If you're going to persist in this endeavor it might behoove you to set your sights a bit lower.... like a fractional wattage lamp.

#### bigcape

Joined Sep 18, 2009
158
The core problem is you are depending entirely on inductance to restrict current flow. This would be reasonable if you had a 1000 turns on the primary coil, but 10 turns? The house could burn down. Go to the AAC book and read up on inductors. Your primary was probably in the neighborhood of 0.01µH, with a reactance of an ohm or so. Not good, very bad.

So this is how my cordless/waterproof SoniCare toothebrush charges with NO electrical contacts when it sits in its cradle?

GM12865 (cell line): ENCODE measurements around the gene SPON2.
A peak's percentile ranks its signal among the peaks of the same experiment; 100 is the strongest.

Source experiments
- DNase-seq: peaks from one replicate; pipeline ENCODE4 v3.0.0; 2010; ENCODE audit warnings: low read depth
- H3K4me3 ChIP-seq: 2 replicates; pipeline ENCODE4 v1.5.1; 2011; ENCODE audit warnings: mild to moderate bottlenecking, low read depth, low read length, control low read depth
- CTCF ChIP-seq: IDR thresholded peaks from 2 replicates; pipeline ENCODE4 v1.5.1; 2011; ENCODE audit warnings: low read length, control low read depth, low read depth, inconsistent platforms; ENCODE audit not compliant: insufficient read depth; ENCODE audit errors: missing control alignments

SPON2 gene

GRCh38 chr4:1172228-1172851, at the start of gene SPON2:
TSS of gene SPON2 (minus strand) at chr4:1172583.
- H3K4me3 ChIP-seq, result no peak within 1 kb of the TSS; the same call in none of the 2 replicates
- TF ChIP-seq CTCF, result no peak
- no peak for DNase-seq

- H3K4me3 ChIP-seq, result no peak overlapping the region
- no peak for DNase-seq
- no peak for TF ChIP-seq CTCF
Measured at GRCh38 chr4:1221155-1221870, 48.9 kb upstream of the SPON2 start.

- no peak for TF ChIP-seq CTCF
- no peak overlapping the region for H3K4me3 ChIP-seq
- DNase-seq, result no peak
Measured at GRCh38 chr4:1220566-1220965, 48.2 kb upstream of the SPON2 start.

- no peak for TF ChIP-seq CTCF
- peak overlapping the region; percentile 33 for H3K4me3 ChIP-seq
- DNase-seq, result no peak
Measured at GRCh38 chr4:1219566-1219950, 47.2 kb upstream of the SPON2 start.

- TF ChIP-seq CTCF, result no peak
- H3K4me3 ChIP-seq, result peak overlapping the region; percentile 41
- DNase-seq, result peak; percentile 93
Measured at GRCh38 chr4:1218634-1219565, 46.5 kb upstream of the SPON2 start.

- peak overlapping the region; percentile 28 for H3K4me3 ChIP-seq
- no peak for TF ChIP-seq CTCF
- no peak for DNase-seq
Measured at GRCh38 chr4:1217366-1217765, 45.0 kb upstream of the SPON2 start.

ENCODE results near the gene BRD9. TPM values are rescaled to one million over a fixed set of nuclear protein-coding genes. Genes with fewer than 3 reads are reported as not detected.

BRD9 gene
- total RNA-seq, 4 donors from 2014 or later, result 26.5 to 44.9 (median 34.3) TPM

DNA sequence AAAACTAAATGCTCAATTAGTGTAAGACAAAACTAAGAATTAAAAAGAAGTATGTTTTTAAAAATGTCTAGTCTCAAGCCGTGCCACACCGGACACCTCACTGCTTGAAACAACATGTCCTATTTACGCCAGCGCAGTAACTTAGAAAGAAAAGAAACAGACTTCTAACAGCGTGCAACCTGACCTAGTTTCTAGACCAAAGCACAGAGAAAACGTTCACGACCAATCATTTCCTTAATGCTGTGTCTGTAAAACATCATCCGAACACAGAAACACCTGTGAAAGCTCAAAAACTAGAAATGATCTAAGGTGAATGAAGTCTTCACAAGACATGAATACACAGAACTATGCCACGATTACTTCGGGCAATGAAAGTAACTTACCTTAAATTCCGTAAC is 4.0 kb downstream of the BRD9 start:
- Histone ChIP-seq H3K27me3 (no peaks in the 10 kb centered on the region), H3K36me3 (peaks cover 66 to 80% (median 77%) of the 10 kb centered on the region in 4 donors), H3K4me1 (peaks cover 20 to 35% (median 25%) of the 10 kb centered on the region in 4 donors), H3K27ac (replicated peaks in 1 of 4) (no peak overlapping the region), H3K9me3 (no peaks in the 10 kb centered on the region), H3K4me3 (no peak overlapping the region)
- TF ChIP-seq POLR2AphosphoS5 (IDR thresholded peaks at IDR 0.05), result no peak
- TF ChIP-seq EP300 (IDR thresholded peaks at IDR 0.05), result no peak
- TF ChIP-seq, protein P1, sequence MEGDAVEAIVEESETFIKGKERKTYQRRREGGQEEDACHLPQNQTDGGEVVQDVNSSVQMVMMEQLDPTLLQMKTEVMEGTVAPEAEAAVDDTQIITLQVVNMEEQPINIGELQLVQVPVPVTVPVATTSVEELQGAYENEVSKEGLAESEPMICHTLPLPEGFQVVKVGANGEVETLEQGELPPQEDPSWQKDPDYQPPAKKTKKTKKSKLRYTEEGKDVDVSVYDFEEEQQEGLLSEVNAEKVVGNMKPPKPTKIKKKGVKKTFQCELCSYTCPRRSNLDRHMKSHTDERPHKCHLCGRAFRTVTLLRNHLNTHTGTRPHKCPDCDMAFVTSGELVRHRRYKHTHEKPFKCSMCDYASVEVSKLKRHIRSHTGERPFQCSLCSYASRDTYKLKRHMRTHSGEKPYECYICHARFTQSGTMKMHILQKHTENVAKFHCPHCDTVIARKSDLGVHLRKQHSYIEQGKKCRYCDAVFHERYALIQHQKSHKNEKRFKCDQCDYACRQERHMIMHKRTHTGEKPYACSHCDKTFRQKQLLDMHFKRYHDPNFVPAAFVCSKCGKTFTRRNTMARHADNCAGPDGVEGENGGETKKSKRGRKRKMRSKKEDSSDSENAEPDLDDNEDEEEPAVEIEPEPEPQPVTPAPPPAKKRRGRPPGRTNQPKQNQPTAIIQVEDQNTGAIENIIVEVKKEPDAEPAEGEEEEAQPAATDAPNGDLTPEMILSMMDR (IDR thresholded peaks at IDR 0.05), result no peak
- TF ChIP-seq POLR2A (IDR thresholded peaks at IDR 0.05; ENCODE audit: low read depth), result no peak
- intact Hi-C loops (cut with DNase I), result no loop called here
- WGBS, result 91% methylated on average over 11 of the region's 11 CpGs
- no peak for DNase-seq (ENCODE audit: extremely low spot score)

Everything should charge its batteries this way!

#### rjenkins

Joined Nov 6, 2005
1,013
In that article, they mention an efficiency of 15%

That means to get 60W out, they are putting 400W in, and that is no doubt after a lot of optimisation of their setup.

You need a very serious RF amp to get that type of power, not a function generator.

Also note the lamp is not connected to the large resonator coil, there is a smaller matching coil driving the lamp - the text states the lamp is inductvely coupled to the receiving coil.

This means there is no resistive load on the resonator coils so they are extremely high Q to get even that power efficiency.

Looking at the size, turns and turn spacing of the resonator coils, I'd say they are self-resonant at around 10MHz without additional loading capacitors. Notice the bits of packing in the top of the coil - it appears the turn spacing has been 'tweaked' to get exactly the required frequency.

#### lostcowboy

Joined Sep 20, 2009
2